On Wednesday, we explored the city a little more, visiting Wat Phra Sing, one of the larger temples in Chiang Mai. Thailand's Theravada religion is everywhere, especially in Chiang Mai, where every street seems to have multiple beautiful temples on it and where monks can be seen on the streets in their distinctive orange robes. We witnessed the monks in Wat Phra Singh drawing beautiful works of art, with reference to the artwork on the walls of one of the temple buildings. I'm hoping to visit another temple on Saturday for "Monk Chat" to ask the monks about their religion.

That evening, alas, I came down with a rather bad case of traveller's diarrhoea. This rather cussed our plans for Thursday and Friday. Luckily, I seem to be getting over it now so we hope to take a bus to the top of Doi Suthep tomorrow. This is a large hill overlooking the city, with a famous temple at the top.

I'll try to post some photos at some point. Until then, adios.

Thursday, January 20, 2011

Sickness in Bangkok

Well, that didn't take long. 24 hours after arriving in Bangkok and I'm being sick. I don't know whether to blame the awesome chicken and coconut soup that I had for dinner or the surprisingly strong Thai beer that I washed it down with. As a result of the above, we haven't managed to do much today. Tomorrow, we hope to figure out Bangkok's public transportation system well enough to get across town to satisfy our dual objectives of meeting Katrina and buying train tickets to Chiang Mai. For now, we are enjoying another warm evening sipping Coke Zero and, in my case, enjoying a lovely red curry.

Wednesday, January 19, 2011

Arriving in Bangkok

We have now arrived in Bangkok after a month of not blogging much. I have a tonne of blog posts in draft which will probably get published at some point.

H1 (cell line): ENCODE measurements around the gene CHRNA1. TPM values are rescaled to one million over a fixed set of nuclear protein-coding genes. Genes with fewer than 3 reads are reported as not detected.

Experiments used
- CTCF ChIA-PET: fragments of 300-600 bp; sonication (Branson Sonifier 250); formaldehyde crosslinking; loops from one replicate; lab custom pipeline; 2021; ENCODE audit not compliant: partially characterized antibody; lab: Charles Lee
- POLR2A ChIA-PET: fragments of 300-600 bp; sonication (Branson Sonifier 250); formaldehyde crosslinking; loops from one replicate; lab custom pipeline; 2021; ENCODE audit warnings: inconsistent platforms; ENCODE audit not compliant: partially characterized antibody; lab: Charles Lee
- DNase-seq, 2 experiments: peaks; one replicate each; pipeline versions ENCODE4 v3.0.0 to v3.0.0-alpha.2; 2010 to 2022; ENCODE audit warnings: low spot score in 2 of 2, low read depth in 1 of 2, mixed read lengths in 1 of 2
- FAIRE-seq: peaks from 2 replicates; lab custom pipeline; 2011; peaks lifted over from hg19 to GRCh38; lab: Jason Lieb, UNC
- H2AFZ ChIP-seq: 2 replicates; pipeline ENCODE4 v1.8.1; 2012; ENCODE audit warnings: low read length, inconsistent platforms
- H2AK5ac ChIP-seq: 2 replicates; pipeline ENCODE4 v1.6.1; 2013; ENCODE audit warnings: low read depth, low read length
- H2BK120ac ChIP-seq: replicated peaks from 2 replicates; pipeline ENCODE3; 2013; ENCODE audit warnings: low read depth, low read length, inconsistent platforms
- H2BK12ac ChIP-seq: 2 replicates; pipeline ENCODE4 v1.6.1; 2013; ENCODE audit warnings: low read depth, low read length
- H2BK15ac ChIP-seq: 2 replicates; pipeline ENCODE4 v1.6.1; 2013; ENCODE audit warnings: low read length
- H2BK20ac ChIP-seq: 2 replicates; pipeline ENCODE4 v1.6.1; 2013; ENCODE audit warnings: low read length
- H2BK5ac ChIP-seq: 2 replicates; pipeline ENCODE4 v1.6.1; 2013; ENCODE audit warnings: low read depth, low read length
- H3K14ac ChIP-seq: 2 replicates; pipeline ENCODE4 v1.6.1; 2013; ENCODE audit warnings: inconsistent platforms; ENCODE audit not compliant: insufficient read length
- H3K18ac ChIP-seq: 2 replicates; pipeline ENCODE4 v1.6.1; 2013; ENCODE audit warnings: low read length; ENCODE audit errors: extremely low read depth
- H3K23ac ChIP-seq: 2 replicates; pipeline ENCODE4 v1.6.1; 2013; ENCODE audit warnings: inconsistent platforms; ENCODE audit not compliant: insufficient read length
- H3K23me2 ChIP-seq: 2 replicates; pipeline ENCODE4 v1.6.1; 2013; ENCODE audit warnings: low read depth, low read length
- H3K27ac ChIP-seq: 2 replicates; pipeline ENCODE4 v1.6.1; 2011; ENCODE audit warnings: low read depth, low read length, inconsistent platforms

We caught a Tiger Airways flight from Singapore to Bangkok yesterday, which was an interesting experience. A large group from China found themselves separated from each other. Those members of the group further back in the queue attempted to join their friends by pushing ahead of other passengers in the queue, causing angry exchanges with both the other passengers and checkin staff. Matters were eventually resolved when the checkin staff threatened to either close the checkin desk or call the cops. After that, the flight was pretty uneventful.

Arriving at Bangkok's Suvarnabhumi airport, we made it through immigration after a wait of an hour or two and got in a taxi. Unfortunately, the taxi driver spoke as little English as we spoke Thai but, after a phone call to the hotel, he figured out where we were going and we set off at breakneck pace down the motorway. It was at this point thatwe realised that the taxi driver was a bit of a maniac, swerving between lanes or straddling two, depending on what he felt would be quickest. We made it to our hotel in Banglamphu in one piece and paid our fare, rounded up to the nearest hundred baht, in crisp 100 baht notes. Before I could consult my phrasebook for the Thai for "keep the change, mate", the taxi driver had already sped off. What a mindreader!

Friday, January 14, 2011

New Zealand to Singapore

My previous experience of air travel had been that one went through security before getting on a plane. This seemed a very sensible measure, given the need to ensure the safety of the aircraft. This trip has introduced me to the thrills of going through security after getting off a plane. On the way from London to Melbourne, our plane refuelled in Hong Kong. All the passengers were therefore herded off the plane, through security (who confiscated any dangerous items such as the bottles of water that had just been taken off the plane) and then back onto it.